APPL’s Stock Struggles, NFLX’s Bandersnatch, and Where We Go From Here

Yesterday, Apple’s stock closed at a major deficit, causing the overall market to take a hit. If you want to know more about the stock side of things, check out the NYT or WSJ. They can explain it better than I can. What I’m here to talk about is the trajectory of American business and the role we, as young professionals and creative minds, need to be focused on playing.

Innovation is the name of the game but how do you innovate when everything you thought could be done is being done. Seriously, we just reached Ultima Thule (no, that’s not a car by Nissan) and a manned SpaceX rocket could take off as soon as 2019 (Oh s***! We’re in 2019!). Smartphones (or smartwatches or tablets or whatever other piece of tech you always have with you) are extensions of ourselves, essentially making us cyborgs, minus the inserted chip. It is an amazing time to be alive. But it’s also a confusing one. What is the final frontier? Where do we go from here? What are humans if we’re not continuing to push the society around us forward?

That is an issue that Apple is obviously struggling with. Yes, trade issues between the East and West were pinpointed as the reason for Apple’s terrible finish on the National Association of Securities Dealers Automated Quotations (yes, I looked up what NASDAQ stood for so you wouldn’t have to). But, Apple users, let’s be honest: the advancements we’ve seen lately are disappointingly underwhelming and increasingly overpriced. Why does a new iPhone XS, at $999, cost 77% of what a Mac Book Pro does? (I intentionally chose the least expensive versions of these items. Bells and whistles cost more, of course.) I know, I know… I can do almost everything with an XS that I can with a MBP but it still doesn’t change the fact that I’m paying so much for cellular phone. And, not to mention, the new features to the phone aren’t that great. I wasn’t inclined to upgrade my phone this time and I probably won’t be unless A) some major changes come out or B) the updates stop working (which usually happens after a few generations).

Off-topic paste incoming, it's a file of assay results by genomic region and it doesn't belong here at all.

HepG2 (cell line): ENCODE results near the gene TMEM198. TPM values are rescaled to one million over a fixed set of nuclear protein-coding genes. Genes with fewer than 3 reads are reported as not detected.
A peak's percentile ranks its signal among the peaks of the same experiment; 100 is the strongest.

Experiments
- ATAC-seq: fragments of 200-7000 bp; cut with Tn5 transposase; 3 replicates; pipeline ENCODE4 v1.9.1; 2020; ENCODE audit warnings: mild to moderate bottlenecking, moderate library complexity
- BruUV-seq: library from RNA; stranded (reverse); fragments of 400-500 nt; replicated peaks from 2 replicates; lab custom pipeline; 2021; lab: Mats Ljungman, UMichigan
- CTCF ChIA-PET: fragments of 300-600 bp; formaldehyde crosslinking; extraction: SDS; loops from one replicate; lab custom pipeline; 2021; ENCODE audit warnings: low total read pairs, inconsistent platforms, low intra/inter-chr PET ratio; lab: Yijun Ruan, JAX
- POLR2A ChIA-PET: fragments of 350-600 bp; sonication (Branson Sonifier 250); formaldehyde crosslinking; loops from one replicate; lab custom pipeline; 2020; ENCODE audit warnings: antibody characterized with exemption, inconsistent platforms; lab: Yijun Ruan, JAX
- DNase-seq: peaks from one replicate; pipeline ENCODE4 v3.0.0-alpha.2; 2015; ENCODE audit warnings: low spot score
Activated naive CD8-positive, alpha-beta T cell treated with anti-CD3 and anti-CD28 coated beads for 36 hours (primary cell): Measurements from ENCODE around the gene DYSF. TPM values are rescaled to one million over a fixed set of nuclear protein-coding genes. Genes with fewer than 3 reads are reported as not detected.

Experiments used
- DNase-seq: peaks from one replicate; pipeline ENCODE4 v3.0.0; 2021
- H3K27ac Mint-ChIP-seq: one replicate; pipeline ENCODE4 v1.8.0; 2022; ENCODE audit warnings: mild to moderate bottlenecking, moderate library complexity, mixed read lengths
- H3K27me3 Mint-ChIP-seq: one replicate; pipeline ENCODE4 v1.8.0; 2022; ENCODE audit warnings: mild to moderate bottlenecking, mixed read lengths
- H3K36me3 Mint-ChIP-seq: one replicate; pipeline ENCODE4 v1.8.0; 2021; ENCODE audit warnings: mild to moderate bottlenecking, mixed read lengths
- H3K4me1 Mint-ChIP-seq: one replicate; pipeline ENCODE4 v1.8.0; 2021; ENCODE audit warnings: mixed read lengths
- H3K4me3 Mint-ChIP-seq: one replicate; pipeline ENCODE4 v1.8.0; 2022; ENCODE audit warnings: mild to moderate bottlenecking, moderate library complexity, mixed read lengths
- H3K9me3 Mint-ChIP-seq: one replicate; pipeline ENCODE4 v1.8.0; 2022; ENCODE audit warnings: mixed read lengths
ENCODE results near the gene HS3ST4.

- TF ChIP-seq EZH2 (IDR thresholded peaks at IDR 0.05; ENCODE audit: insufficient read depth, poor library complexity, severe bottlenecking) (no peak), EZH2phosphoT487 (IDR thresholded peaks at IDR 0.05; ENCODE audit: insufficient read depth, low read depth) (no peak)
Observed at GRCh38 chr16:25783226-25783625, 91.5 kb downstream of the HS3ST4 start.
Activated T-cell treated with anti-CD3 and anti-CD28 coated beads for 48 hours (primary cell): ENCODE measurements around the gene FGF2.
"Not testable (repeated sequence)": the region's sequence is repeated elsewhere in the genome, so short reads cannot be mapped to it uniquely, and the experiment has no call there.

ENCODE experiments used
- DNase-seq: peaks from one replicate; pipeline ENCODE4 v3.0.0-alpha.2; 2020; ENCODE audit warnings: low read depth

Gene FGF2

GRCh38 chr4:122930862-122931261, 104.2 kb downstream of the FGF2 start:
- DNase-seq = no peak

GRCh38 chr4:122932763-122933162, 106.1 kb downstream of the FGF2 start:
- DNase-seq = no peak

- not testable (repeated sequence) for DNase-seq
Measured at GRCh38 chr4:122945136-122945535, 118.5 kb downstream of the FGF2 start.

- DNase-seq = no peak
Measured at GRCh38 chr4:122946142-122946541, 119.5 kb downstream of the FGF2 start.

What does this have to do with Bandersnatch? I’m glad you asked. Bandersnatch is Netflix’s movie version of the extremely popular show “Black Mirror,” a show that didn’t have enough episodes to satisfy my interest but hopefully they’ll bring it back. The good thing is I cannot give anything of substance away about Bandersnatch because I’ve only seen one scene so far but I will say this: even if the movie isn’t good, the concept is simultaneously out of this world and eerily nostalgic. Remember, as a kid, reading books where the ending was up to you? I want to say Goosebumps and Animorphs had some like this but I’m sure a ton of other series did as well. Bandersnatch is that in movie form. I can only imagine the planning and time spent in shooting, editing, and coding that had to go into making this movie work but, once again, Netflix has set a new standard. Only, this time, in order to look forward, it first had to look back.

Innovation is the name of the game but, as Netflix has shown us that the answers are sometimes behind us. Brands like Apple have spent so much time pushing the bar forward that they’re starting to hit a brick wall. So, why not look back at something pre-modern technology that changed an industry and reformat it to improve our modern lives? Just a thought for Apple, General Motors, and any other company that is having a hard time being innovative.